I had occasion to be in New London, Connecticut early yesterday morning. I was early for a day sponsored by American Farmland Trust across the Sound on eastern Long Island - which I described to my children as like a field trip, with wine. It was a cool fall day on the banks of the Thames (pronounced in these parts with a regular "Th" and a long "A"), and the low angle light lit up the red brick train station and the wet pavement. I love having the time to walk around an unfamiliar city, and New London was only familiar to me in passing along I-95, but I did know some of its history and learned a good deal more before I took the 9 a.m. SeaJet to Orient Point on the North Fork.
This was Pequot country when the Dutch and English started poking upriver in the early 1600s. I tried to imagine what it must have been like to paddle one of the huge dugout ocean-going canoes - made from a massive pine or chestnut log - that the Pequots used to travel across the Sound and over to Block Island. Yesterday the wind was high and blew the tops off the waves, which certainly would have discouraged me from making the attempt. The Mashantucket Pequot Museum up at Foxwoods has two life size models of such canoes with a dozen or more passengers.
One often forgets, with so little of its shoreline accessible to the public, that Connecticut is a maritime state. New London was long a center for privateers and whalers, just as today the east bank of the Thames at Groton houses the Electric Boat shipyard. I saw a submarine enter the river as we were heading out into the Sound, its curved sides menacing like a fat-bodied rattlesnake. The Coast Guard Academy is in New London, and anchored at her berth is the barque-rigged USCGC Eagle (WIX-327). My cousin Robert is now in basic with the Coast Guard Reserves, but won't be training on this beauty. "America's Tall Ship" was previously a prize of war: the German "Horst Wessel" launched in 1936 and used as a training ship for the officers of the Reichsmarine. Today she serves the same purpose for Coast Guard cadets. At 90m long she is an impressive sight, even docked with her spars crossed rather than flying under a full spread of sail. Even more impressive, she is made of metal, and during WWII was credited with downing three Soviet Planes and one "friendly" Luftwaffe one.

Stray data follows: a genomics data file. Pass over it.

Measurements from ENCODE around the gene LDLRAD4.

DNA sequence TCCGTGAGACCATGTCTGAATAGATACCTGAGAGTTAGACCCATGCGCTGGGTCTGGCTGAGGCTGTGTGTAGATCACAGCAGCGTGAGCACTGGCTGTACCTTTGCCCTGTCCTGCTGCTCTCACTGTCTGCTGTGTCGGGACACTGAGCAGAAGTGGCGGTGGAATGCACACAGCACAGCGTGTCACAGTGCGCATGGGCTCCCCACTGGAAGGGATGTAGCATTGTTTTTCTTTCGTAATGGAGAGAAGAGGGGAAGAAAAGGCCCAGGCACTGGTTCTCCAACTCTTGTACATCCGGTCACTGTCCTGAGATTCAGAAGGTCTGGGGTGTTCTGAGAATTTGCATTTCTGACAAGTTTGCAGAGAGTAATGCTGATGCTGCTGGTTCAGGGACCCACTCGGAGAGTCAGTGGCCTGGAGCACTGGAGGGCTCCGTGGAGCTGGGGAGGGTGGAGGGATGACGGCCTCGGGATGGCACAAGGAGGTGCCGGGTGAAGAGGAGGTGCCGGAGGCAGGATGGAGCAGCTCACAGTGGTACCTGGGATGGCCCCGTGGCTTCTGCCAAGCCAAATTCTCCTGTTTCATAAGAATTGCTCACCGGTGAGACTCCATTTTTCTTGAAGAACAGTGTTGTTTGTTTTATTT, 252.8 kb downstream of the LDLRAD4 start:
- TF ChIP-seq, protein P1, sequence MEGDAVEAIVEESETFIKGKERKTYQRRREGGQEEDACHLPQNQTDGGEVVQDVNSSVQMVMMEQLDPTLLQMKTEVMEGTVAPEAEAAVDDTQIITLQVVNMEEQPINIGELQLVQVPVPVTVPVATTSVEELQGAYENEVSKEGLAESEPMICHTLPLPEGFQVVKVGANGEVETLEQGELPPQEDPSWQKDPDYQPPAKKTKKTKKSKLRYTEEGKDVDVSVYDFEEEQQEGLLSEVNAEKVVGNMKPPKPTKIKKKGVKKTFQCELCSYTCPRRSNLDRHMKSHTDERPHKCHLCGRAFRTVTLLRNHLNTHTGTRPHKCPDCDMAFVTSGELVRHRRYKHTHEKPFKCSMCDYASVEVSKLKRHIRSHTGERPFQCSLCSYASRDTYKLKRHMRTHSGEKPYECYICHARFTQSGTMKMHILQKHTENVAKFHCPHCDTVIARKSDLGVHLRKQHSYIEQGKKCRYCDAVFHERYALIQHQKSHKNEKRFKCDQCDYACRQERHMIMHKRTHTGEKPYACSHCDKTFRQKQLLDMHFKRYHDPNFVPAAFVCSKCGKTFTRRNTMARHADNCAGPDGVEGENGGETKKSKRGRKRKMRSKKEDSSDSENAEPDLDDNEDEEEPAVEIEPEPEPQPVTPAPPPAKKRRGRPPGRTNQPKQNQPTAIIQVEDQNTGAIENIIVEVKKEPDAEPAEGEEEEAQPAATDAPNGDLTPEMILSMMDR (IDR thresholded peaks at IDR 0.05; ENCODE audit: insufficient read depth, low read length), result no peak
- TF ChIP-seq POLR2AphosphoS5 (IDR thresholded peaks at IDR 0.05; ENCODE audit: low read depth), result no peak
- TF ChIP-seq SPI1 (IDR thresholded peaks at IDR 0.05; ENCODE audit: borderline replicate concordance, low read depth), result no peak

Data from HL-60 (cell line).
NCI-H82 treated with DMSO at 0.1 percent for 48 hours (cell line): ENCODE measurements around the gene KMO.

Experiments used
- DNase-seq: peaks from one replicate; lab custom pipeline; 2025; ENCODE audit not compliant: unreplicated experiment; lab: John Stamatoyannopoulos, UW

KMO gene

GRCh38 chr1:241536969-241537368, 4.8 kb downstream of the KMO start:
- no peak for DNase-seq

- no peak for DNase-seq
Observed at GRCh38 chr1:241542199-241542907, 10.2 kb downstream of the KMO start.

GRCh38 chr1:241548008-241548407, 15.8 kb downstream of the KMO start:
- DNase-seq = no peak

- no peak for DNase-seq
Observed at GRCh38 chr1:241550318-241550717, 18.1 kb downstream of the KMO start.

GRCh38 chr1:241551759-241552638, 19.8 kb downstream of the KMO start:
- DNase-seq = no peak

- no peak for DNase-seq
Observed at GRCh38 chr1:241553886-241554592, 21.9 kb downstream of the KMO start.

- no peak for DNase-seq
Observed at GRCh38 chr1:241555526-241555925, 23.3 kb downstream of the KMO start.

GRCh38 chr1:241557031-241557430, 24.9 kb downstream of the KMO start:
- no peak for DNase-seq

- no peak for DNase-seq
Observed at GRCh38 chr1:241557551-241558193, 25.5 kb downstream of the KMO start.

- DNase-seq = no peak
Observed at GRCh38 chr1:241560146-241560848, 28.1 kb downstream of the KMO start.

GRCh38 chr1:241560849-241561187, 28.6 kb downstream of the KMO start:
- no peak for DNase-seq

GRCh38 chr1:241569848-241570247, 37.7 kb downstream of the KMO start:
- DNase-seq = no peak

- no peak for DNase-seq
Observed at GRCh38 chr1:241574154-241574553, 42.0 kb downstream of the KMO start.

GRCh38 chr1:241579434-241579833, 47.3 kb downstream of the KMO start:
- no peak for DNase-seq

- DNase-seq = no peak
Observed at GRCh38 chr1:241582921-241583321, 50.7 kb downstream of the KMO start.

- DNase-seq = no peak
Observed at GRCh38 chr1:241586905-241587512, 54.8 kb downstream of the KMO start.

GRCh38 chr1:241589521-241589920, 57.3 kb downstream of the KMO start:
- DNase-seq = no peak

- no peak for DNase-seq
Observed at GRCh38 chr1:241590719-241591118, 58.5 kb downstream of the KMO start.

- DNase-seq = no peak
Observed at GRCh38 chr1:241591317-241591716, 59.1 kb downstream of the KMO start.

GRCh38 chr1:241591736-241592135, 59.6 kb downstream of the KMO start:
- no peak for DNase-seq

I walked along the curve of Bank Street with its mix of gentrified 19th century chic and tawdry wharf rat storefronts. The old stone Customs House is associated with the saga of the slave ship "Amistad", which rode at anchor during the trial and ultimate acquittal of the slaves who had seized the ship from their Spanish captors. New London has wonderfully preserved historic houses alongside derelict buildings from the same era. Starr Street historic district was spared the ravages of 1970s urban renewal when it was reclaimed and restored, but I passed a portion of the old rope walk that is now a tenement just a block or two further on. It has tremendous character, but not everything can be fixed by a fresh coat of paint.
New London can lay claim to two bookends of our Revolutionary days, individuals who occupy the very zenith and nadir of the Patriot Pantheon. One of two schoolhouses associated with the martyred Nathan Hale is now on display right at the historic heart of the city (the other is in East Haddam). And then there was that first agent of New London's urban renewal, Benedict Arnold, who was born upriver in Norwich and who lead a devastating raid on his home ground in 1781 after joining the British. The imposing Civil War Soldiers and Sailors Monument next to the Nathan Hale schoolhouse pays particular notice to the naval service of the sons of the City, listing the names of famous vessels on which they served. Intriguingly, the monument's list of land engagements also includes Groton and Bunker Hill, which hearken back to older wars. Groton refers to the sharp engagement that took place across the river during Arnold's Raid. Some of the ships, too, may refer to famous Continental vessels such as the "Trumbull", which was both a Revolutionary-era frigate from Connecticut and also the name of one of Arnold's shoal-draft galleys on Lake Champlain. I am confident that it is not this particular "Trumbull" that the patrons of this monument had in mind.
It was a lot of history to take in during a short hour before my trip across the Sound, a fascinating glimpse and a fine diversion on a bright Autumn day with time to do as I pleased.